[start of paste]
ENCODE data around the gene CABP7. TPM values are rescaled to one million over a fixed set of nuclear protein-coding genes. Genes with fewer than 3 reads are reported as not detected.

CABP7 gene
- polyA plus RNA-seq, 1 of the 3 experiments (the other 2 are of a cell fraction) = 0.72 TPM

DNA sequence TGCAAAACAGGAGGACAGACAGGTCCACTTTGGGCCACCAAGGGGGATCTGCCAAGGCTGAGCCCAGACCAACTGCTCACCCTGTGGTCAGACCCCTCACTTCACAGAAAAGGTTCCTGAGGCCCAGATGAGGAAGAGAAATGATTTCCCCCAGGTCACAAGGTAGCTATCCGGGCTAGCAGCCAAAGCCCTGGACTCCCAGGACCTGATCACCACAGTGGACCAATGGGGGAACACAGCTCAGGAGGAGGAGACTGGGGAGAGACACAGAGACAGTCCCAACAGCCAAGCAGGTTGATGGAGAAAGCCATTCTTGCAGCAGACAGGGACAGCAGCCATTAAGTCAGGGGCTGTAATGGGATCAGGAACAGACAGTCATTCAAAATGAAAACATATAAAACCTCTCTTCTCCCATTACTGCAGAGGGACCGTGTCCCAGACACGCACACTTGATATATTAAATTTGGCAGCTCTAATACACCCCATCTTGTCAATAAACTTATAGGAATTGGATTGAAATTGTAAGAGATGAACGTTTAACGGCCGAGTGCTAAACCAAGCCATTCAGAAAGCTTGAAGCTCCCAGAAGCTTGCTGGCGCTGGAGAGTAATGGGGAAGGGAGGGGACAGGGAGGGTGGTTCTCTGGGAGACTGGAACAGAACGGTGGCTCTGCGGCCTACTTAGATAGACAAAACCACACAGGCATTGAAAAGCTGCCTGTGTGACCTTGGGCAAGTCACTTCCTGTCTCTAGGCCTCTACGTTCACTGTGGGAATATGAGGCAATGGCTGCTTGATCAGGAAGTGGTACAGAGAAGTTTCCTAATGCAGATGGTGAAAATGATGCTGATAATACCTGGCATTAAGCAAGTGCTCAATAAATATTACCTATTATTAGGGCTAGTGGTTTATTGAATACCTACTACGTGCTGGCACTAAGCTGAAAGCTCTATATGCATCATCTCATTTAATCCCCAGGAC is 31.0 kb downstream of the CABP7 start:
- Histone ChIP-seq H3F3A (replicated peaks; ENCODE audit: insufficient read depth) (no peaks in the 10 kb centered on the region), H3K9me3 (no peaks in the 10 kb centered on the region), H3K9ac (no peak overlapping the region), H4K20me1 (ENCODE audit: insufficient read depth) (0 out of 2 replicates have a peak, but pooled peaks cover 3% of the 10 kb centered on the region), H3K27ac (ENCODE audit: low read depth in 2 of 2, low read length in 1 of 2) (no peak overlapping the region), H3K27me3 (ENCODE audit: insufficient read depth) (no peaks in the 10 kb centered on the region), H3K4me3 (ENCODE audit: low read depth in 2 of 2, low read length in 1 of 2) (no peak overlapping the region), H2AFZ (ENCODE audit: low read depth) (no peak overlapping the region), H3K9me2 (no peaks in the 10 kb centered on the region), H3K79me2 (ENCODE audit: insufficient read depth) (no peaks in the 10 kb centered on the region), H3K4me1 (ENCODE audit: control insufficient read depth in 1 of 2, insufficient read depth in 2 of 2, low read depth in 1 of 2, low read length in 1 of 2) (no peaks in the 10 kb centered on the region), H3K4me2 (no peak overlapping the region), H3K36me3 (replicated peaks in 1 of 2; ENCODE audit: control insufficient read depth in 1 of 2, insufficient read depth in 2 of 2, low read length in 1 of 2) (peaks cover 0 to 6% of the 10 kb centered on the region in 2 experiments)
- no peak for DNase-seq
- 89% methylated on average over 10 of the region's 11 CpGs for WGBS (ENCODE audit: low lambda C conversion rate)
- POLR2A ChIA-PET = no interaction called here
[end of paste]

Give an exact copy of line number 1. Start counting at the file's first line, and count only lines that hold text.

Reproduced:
ENCODE data around the gene CABP7. TPM values are rescaled to one million over a fixed set of nuclear protein-coding genes. Genes with fewer than 3 reads are reported as not detected.